Some successful toxins induce bradycardia or hypotension in a predator, allowing the nudibranch to escape consumption while its attacker is incapacitated.

Some sponge-eating nudibranchs concentrate the toxins from their prey sponge in their bodies, rendering themselves toxic to predators.
The evidence that suggests the toxins used by dorid nudibranchs do in fact come from dietary sponges lies in the similarities between the primary and secondary metabolites of prey and nudibranchs, respectively. Furthermore, nudibranchs contain a mixture of sponge chemicals when they are in the presence of multiple food sources as well as change defense chemicals with a concurrent change in diet.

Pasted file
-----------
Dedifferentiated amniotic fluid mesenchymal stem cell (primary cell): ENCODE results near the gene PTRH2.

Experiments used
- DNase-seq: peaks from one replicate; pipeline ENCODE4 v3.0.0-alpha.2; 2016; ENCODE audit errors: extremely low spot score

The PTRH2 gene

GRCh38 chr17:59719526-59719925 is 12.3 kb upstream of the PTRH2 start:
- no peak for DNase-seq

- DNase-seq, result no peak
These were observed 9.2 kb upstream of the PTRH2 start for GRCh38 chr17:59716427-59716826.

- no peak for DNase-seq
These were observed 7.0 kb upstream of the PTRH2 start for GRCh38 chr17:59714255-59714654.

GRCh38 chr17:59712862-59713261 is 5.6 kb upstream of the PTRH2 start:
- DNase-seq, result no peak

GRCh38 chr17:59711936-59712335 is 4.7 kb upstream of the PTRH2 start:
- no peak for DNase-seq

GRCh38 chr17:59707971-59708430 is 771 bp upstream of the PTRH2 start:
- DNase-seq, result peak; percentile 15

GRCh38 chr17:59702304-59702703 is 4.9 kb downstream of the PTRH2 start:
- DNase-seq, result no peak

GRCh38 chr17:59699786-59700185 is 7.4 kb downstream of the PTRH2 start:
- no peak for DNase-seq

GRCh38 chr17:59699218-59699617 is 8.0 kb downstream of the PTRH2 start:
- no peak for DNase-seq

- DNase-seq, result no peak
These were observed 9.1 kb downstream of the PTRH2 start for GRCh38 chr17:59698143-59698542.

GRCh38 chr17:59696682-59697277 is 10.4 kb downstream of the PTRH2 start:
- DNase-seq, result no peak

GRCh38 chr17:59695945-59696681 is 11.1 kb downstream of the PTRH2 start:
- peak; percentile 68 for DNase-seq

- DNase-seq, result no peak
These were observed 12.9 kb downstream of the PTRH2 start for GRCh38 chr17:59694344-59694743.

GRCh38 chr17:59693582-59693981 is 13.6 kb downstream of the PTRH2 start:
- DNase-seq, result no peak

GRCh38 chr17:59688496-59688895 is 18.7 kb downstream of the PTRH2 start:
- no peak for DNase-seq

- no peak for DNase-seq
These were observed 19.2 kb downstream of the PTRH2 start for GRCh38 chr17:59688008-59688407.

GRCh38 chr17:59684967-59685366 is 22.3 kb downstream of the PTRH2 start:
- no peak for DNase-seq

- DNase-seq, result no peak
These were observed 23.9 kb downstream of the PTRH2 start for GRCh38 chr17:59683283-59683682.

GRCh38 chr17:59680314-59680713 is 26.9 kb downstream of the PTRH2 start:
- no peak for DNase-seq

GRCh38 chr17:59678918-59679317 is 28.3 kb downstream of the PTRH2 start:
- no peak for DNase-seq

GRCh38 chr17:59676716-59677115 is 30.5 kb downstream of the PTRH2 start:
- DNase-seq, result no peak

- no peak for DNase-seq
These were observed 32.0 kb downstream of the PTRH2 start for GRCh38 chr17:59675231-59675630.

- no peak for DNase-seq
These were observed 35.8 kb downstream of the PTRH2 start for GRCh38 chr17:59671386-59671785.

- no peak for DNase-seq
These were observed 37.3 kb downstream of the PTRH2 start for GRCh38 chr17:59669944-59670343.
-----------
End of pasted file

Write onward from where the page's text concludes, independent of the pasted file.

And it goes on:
This, however, is not the only way for nudibranchs to develop chemical defenses. Certain species are able to produce their own chemicals de novo without dietary influence.
Evidence for the different methods of chemical production comes with the characteristic uniformity of chemical composition across drastically different environments and geographic locations found throughout de novo production species compared to the wide variety of dietary and environmentally dependent chemical composition in sequestering species.

Another method of protection is the release of an acid from the skin. Once the specimen is physically irritated or touched by another creature, it will release the mucus automatically.

posted on Jun, 4 2012 @ 03:20 PM
The Judges of Cool have decided
That Creature Shall be hunted to Extinction
For the CRIME of Being TOO COOL....

posted on Jun, 4 2012 @ 03:22 PM
Theres a few videos of them on youtube. im glad I saw them now instead of freaking out if I ever saw one in person
The last shot at 2:09 is my favorite.

edit on 4-6-2012 by tehdouglas because: (no reason given)